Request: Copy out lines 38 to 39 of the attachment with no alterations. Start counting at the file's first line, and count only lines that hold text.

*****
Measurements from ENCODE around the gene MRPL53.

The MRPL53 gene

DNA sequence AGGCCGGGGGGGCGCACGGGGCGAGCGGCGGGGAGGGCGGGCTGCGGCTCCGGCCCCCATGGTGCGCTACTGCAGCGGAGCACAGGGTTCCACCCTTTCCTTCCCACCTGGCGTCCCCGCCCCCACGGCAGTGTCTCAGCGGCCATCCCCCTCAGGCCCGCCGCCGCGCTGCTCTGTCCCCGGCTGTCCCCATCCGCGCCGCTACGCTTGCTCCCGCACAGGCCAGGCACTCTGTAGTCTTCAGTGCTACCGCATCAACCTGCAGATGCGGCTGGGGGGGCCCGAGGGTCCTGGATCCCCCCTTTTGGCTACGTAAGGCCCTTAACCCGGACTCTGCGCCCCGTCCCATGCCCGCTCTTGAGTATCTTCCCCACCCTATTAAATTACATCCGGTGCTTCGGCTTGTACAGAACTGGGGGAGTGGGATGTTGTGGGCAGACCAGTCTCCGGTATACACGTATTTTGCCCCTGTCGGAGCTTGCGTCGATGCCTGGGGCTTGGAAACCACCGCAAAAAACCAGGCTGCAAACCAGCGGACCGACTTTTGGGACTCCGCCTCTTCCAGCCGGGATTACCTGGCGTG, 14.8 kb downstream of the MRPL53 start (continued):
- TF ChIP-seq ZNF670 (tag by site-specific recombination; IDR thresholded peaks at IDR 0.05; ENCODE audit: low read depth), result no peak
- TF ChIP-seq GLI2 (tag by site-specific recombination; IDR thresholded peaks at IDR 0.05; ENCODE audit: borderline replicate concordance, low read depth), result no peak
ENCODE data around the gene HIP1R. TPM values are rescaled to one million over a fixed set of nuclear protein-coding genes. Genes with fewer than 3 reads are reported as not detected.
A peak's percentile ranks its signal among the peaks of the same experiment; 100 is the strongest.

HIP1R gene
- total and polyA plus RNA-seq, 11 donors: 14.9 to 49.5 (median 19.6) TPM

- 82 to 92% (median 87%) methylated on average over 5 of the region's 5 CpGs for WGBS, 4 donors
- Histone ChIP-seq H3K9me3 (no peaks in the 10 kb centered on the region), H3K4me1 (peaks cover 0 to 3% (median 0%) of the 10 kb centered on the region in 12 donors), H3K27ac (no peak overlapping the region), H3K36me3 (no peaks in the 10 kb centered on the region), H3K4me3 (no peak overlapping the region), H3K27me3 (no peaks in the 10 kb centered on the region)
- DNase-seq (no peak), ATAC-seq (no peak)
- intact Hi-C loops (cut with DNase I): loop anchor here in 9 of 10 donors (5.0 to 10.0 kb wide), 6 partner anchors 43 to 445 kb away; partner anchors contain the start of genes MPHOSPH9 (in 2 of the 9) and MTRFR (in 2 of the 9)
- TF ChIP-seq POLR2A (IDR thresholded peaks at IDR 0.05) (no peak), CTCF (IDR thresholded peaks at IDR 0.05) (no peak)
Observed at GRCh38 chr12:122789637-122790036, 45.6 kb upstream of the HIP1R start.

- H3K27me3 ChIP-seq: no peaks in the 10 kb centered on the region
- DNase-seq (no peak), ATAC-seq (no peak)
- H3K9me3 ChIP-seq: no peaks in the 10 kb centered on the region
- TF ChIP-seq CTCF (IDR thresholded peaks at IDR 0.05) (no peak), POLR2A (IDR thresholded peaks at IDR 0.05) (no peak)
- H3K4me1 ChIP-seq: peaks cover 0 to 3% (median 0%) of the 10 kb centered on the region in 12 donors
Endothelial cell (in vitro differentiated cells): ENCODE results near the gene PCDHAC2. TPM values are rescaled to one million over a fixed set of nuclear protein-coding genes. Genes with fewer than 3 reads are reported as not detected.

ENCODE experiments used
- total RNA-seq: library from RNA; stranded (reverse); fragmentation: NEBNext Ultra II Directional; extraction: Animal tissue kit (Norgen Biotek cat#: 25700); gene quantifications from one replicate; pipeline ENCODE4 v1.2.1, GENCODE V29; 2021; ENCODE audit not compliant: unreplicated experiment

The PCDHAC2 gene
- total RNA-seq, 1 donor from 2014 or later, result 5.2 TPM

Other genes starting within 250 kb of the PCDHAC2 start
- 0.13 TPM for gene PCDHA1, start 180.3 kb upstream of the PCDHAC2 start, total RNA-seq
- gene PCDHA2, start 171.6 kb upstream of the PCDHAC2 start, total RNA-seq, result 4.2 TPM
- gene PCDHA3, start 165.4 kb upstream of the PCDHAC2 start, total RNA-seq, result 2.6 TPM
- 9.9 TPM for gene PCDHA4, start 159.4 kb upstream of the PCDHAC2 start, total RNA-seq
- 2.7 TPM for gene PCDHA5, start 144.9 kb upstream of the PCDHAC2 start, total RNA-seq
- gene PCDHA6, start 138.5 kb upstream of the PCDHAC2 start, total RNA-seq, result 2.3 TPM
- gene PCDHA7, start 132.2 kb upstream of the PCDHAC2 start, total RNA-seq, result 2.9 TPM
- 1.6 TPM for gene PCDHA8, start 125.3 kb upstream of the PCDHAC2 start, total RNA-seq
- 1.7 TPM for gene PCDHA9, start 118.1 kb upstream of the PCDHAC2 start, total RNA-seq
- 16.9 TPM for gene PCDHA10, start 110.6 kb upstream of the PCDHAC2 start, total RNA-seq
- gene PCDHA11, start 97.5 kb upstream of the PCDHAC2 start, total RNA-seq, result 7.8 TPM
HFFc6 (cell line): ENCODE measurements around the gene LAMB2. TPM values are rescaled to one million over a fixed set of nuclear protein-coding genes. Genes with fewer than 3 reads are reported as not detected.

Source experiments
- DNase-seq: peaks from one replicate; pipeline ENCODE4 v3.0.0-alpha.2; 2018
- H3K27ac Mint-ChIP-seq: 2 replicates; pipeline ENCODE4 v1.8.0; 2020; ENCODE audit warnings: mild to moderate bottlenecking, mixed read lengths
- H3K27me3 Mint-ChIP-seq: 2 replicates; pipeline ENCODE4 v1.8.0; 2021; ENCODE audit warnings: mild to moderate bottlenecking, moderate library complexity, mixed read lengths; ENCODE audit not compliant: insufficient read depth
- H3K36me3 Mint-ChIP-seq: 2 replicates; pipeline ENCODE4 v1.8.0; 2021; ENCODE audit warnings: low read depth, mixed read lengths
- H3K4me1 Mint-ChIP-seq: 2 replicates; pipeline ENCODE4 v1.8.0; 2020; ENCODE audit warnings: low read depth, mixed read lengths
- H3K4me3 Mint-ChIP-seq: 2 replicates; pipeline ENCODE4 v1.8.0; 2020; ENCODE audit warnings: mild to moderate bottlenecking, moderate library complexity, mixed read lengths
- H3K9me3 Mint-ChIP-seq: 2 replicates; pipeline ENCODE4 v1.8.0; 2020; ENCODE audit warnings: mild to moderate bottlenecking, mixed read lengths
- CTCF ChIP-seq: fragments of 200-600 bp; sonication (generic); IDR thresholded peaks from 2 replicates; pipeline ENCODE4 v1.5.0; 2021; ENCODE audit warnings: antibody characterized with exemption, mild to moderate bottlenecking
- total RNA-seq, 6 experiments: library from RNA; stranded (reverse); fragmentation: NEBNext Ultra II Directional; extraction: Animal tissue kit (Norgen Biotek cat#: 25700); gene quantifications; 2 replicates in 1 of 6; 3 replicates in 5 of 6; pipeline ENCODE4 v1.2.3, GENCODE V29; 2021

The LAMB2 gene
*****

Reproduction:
HFFc6 (cell line): ENCODE measurements around the gene LAMB2. TPM values are rescaled to one million over a fixed set of nuclear protein-coding genes. Genes with fewer than 3 reads are reported as not detected.

Source experiments